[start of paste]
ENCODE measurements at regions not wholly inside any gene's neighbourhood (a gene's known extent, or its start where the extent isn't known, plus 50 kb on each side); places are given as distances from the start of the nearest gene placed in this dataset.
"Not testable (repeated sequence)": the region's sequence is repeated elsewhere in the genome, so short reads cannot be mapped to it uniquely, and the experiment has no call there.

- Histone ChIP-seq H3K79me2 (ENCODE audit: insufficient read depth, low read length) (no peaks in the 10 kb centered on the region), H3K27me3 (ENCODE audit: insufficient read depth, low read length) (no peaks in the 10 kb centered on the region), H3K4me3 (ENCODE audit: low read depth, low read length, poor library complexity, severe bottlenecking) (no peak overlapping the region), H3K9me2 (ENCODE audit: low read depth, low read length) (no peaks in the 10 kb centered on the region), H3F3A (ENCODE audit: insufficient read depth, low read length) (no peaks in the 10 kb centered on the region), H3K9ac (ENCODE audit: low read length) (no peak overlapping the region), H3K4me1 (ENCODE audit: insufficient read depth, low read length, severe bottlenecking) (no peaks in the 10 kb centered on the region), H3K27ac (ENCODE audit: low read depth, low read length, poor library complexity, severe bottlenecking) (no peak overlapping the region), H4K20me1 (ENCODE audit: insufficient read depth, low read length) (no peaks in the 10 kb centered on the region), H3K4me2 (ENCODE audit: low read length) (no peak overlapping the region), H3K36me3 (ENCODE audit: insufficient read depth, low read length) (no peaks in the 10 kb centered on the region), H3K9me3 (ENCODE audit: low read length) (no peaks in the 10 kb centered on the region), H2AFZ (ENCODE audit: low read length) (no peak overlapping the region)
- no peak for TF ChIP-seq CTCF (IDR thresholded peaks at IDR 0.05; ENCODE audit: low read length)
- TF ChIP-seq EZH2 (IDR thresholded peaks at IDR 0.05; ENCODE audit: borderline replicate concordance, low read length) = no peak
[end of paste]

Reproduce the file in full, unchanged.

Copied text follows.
ENCODE measurements at regions not wholly inside any gene's neighbourhood (a gene's known extent, or its start where the extent isn't known, plus 50 kb on each side); places are given as distances from the start of the nearest gene placed in this dataset.
"Not testable (repeated sequence)": the region's sequence is repeated elsewhere in the genome, so short reads cannot be mapped to it uniquely, and the experiment has no call there.

- Histone ChIP-seq H3K79me2 (ENCODE audit: insufficient read depth, low read length) (no peaks in the 10 kb centered on the region), H3K27me3 (ENCODE audit: insufficient read depth, low read length) (no peaks in the 10 kb centered on the region), H3K4me3 (ENCODE audit: low read depth, low read length, poor library complexity, severe bottlenecking) (no peak overlapping the region), H3K9me2 (ENCODE audit: low read depth, low read length) (no peaks in the 10 kb centered on the region), H3F3A (ENCODE audit: insufficient read depth, low read length) (no peaks in the 10 kb centered on the region), H3K9ac (ENCODE audit: low read length) (no peak overlapping the region), H3K4me1 (ENCODE audit: insufficient read depth, low read length, severe bottlenecking) (no peaks in the 10 kb centered on the region), H3K27ac (ENCODE audit: low read depth, low read length, poor library complexity, severe bottlenecking) (no peak overlapping the region), H4K20me1 (ENCODE audit: insufficient read depth, low read length) (no peaks in the 10 kb centered on the region), H3K4me2 (ENCODE audit: low read length) (no peak overlapping the region), H3K36me3 (ENCODE audit: insufficient read depth, low read length) (no peaks in the 10 kb centered on the region), H3K9me3 (ENCODE audit: low read length) (no peaks in the 10 kb centered on the region), H2AFZ (ENCODE audit: low read length) (no peak overlapping the region)
- no peak for TF ChIP-seq CTCF (IDR thresholded peaks at IDR 0.05; ENCODE audit: low read length)
- TF ChIP-seq EZH2 (IDR thresholded peaks at IDR 0.05; ENCODE audit: borderline replicate concordance, low read length) = no peak